Oh, how I wish I could always align my state to that of the motherland nation’s state. Or maybe, not exactly that; because I would like to associate with a good state and not a bad state.
Yet, I wish all my compatriots will join me to make the state of the Republic our state; for better for worse and for richer for poorer.
Truly, if we were to tie our state to that of the motherland state, our collective development could be accelerated.
Those who come by the privilege to take from the state would probably take less than they have been taking because they would be taking from themselves anytime they take from the state.
And since people don’t want to take out of their pocket, everyone would be more careful with taking from the state resources.
A year ago, the occasion of stating the state of the nation state, was euphoric. It was hope and optimism. It was freedom from the bondage of dumsɔ. Chop chop corruption of massive stealing from the state was thought to have been confined to past congress stealing ways.
This year, it’s been free SHS, dumsɔ and revived NHIS benefits. It’s also been a lot of macro talk: growth rate, inflation, national debt and others. However, let’s not forget that what the micro wants to know is how much increase, or preferably reduction, in prices of petroleum products, transportation, food, rent and production inputs (agriculture and industry).
Indeed, too often, the state of the motherland state gets stated in the macro language’ even when the macro state is separated from the person compatriot.
Macro things are big, big things. Because they are big, they are somehow unconnected to small people’s issues. They are top, up there, and not down bottom; with macro language often above the small person’s head.
Everything macro, including language, is expected to trickle down to the micro level. To talk macro language must be to talk micro language, thinking trickle effects. Macro success language that is not translated into micro parlance is worth a little. Also, to talk macro must be to talk micro thinking trickle.
Otherwise it would be talking to the one of better living conditions and over the head of the little people.
Going forward, it appears the most visible link between the macro and the micro is the price of fuel. Presumably, it is the one item, variation in which directly affects every compatriot. Value added tax may affect everyone. However, its effect could still be indirectly felt. Not so the price of fuel. It is like the single most important element in the economy, which attracts the attention of everyone. Thus, a state of a nation could be best measured by the price of fuel. A state of the nation statement that mentions not the price of fuel resonates less with my compatriots.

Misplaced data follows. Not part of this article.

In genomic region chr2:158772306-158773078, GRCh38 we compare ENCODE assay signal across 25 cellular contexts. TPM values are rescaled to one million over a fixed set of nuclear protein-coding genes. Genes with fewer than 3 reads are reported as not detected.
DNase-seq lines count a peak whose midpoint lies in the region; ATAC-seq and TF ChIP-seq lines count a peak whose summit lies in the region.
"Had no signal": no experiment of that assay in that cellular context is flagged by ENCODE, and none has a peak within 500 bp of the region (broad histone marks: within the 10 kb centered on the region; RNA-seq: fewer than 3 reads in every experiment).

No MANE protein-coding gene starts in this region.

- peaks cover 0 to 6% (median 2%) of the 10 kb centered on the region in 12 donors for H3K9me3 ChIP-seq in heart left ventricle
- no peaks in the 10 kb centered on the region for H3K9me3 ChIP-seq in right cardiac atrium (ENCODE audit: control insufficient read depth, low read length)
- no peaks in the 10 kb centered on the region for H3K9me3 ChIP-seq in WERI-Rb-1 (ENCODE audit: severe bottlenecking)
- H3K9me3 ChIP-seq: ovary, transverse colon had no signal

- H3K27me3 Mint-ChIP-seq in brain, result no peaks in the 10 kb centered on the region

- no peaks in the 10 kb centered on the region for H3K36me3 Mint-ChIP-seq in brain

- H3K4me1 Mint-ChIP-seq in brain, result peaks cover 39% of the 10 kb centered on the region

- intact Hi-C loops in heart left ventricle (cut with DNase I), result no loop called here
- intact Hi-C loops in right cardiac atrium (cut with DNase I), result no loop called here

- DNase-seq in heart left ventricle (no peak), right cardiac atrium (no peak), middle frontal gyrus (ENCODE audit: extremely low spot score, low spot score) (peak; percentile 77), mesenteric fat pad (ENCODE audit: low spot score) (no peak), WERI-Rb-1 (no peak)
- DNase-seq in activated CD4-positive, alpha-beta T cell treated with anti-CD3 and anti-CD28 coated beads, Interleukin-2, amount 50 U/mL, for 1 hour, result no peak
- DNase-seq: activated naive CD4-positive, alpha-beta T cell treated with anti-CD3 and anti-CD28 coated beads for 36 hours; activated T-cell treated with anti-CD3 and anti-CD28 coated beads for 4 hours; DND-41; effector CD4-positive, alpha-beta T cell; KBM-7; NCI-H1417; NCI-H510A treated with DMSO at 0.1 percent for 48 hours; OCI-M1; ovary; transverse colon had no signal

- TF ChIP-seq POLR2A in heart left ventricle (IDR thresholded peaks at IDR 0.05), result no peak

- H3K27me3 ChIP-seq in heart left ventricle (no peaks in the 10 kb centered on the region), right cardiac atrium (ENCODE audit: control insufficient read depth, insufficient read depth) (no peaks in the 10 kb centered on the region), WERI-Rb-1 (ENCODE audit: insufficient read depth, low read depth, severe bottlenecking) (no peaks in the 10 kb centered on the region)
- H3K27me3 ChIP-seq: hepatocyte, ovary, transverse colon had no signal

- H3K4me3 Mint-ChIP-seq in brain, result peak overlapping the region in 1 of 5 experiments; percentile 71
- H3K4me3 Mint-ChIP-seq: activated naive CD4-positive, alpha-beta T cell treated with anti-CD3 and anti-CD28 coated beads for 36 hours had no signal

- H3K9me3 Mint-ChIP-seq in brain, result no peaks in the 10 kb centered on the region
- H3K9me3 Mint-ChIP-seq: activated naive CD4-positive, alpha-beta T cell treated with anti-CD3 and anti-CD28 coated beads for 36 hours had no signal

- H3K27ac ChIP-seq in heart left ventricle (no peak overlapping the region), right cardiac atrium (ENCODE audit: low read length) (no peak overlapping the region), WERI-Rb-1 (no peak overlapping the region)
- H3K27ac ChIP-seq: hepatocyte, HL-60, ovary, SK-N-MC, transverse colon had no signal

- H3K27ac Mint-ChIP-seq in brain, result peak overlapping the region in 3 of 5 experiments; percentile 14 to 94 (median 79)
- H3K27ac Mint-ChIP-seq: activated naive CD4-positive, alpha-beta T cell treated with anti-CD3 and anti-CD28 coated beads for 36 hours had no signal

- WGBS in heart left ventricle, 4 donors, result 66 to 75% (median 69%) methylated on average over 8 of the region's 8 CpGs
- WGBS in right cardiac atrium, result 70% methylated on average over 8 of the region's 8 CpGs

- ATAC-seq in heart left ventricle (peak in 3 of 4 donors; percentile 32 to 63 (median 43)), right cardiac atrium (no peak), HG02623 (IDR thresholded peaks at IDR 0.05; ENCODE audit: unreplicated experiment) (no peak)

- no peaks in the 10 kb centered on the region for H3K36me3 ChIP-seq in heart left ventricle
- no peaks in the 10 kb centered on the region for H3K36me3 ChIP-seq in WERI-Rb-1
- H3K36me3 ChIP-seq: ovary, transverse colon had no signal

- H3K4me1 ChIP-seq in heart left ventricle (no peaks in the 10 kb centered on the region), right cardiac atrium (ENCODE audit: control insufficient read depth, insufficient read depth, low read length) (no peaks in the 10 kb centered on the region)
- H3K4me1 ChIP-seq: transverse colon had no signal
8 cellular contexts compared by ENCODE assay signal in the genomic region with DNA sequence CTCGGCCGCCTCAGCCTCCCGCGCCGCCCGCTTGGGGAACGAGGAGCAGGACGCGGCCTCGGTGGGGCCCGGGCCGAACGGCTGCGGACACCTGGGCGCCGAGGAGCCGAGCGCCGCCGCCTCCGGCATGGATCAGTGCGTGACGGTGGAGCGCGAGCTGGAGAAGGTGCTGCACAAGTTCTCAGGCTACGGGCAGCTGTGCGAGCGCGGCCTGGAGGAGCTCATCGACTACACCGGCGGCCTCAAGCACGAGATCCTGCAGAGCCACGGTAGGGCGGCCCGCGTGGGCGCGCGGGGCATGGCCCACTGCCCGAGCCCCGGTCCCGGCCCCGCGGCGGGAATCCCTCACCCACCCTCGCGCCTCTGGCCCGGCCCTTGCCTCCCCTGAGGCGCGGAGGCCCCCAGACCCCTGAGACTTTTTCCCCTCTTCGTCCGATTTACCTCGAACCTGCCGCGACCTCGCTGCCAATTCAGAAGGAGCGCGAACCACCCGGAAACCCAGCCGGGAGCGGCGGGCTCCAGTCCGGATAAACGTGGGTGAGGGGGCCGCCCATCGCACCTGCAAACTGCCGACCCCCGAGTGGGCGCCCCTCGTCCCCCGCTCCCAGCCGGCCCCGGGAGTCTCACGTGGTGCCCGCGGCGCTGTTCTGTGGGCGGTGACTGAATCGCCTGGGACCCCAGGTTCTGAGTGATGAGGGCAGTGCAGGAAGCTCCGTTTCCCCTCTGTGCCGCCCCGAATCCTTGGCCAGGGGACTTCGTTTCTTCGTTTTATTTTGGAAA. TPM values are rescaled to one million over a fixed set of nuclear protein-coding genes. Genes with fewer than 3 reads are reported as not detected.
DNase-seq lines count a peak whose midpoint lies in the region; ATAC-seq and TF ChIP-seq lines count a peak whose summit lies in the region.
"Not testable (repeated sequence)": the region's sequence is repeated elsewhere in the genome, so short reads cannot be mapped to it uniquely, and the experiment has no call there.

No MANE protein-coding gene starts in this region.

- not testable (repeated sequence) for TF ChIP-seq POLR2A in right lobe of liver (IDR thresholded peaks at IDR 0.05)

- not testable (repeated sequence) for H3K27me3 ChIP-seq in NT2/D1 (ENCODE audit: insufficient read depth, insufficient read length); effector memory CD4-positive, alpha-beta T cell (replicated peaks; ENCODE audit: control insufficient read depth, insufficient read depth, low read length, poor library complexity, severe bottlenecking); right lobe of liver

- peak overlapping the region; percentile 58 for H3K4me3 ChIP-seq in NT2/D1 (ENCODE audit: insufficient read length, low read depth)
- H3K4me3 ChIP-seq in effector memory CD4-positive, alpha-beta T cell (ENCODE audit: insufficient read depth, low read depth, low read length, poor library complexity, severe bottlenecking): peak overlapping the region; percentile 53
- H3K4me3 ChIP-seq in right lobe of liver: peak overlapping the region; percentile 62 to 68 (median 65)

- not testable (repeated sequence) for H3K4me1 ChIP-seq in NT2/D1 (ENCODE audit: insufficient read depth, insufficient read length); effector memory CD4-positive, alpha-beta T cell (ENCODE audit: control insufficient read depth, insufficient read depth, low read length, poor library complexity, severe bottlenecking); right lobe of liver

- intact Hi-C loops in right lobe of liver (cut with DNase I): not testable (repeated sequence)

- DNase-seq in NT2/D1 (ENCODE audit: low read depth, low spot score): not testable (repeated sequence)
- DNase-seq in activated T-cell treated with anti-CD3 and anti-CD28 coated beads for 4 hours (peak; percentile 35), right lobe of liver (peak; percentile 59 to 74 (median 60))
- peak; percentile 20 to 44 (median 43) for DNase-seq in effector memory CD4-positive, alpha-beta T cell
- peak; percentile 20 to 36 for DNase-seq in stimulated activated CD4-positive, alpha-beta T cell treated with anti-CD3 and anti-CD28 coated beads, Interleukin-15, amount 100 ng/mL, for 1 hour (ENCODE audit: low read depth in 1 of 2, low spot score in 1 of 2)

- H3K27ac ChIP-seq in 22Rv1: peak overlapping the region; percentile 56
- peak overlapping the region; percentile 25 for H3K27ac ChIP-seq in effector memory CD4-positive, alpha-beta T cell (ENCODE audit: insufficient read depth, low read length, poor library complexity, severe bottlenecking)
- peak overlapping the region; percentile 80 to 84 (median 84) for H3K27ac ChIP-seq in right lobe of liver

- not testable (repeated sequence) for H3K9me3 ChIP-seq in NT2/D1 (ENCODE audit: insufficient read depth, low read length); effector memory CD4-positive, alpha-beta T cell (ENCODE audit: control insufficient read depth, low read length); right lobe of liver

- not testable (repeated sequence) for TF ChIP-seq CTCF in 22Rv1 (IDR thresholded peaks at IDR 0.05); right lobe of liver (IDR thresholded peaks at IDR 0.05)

The catch is, the same price of fuel which tells people money is going into or out of their pockets is that by which revenue is raised for nation building.
If compatriots were aware it is the revenue source for financing free SHS, taming dumsɔ and boosting NHIS, they would or would not wish for it. The nation’s state is fuel price affordability. That assumes the health of a nation’s economy is a balanced fuel pricing system; affordable to the consumer and yet raises enough revenue for development programmes.
Sounds like any nation that wants to know its state would pay particular attention to the state of its fuel pricing system.
Usually, my compatriots expect in the state of the nation talk to state whether money being put into their pockets and particularly, whether jobs are being created for that purpose. Added to that, the more their needs get met, the more they crave. Macro dumsɔ was a big micro issue because it affected everyone.
Compatriots in all nooks and cranny of the motherland could feel it. Today, they perhaps don’t remember dumsɔ’s wrath that much. They want the jobs and money in pocket after free SHS and death of dumsɔ.
Kɔmfoadu Baah-Wiredu’s extraordinary knack for reducing macro language to micro understanding must be missed. In those days, though, I could hear Hon Yaw Osafo-Maafo similarly communicate effectively at the grassroots level. I think ɔsonomma need to revive that to establish believable links between cured dumsɔ and free SHS vis-à-vis jobs and money in the pocket.
Let’s cultivate ‘matriotism’ and live by: ‘Me man ne me, na me nso ne me man (My motherland and I are one and inseparable).’ Our civic education we pay for must focus on that. Then, corruption will reduce drastically with no stealing from the state; because individuals would steal from the collective and never from what they own themselves.
By Kwasi Ansu-Kyeremeh